mainline and liberal wings:
||Many Fundamentalist and other Evangelical Christians regard "saved"
the only true Christians. They maintain separate religious denominations,
radio stations, publishing houses, book stores, local ministerial associations, etc --
even exercise videos. They
tend to look upon Christianity as a living
relationship with their Savior. Many regard other religions as lacking
truth; they believe that truth is found
exclusively in Christianity.
||Mainline Christians tend to be much more inclusive. They accept as
Christian almost anyone who follows the teachings of and about Jesus
Christ. Most value the contribution of non-Christian religions.
||Liberal Christians agree with mainline Christians, and are even more
inclusive. Some liberal theologians, particularly those who are members of the Jesus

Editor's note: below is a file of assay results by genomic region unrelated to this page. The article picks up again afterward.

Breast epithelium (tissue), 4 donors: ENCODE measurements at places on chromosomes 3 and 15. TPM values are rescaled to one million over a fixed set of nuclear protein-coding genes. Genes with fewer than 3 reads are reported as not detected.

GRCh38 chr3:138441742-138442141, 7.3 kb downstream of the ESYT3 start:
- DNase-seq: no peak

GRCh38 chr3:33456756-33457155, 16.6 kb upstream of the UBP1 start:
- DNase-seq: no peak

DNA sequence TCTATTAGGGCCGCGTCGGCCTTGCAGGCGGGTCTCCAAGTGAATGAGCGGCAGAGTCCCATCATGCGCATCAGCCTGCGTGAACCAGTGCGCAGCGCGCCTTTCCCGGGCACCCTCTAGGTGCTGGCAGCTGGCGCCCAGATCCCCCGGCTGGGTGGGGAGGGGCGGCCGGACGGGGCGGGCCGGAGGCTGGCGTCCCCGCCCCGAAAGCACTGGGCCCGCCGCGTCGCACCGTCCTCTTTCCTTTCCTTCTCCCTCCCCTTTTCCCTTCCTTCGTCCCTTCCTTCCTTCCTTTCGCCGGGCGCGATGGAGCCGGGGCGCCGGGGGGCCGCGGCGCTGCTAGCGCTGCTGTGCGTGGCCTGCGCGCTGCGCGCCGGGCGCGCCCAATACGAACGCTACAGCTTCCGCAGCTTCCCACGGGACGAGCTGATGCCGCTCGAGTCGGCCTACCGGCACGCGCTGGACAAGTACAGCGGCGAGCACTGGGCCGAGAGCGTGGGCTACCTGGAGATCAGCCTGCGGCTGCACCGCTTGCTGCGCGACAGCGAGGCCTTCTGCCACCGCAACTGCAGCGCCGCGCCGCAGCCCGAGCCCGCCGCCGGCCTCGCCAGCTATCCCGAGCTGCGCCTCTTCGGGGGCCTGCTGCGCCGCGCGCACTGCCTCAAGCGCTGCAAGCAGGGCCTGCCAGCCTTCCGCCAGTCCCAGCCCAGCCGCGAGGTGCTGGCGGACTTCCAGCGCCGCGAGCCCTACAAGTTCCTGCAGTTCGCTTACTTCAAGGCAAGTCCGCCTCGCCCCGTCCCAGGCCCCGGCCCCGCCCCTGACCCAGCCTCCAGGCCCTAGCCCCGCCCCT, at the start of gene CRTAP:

Seminar, have abandoned or completely reinterpreted most traditional Christian
beliefs. Some take a pluralistic approach to
other religions, accepting all of them as true, as interpreted within
their own culture.
An example of diversity of belief: life after death:
There is perhaps no other aspect to Christian belief that contains as much
diversity as the expectation of one's life after death. Many Christian's prime
focus is on the afterlife for themselves, family, and others. Life on Earth is
merely considered a type of anteroom to Heaven:
conservative Protestant Christians
believe that people are born and remain sinful. They will end up after death being eternally
tortured in Hell unless they were "saved"
during their life on earth. Salvation is a free gift of God. It is attained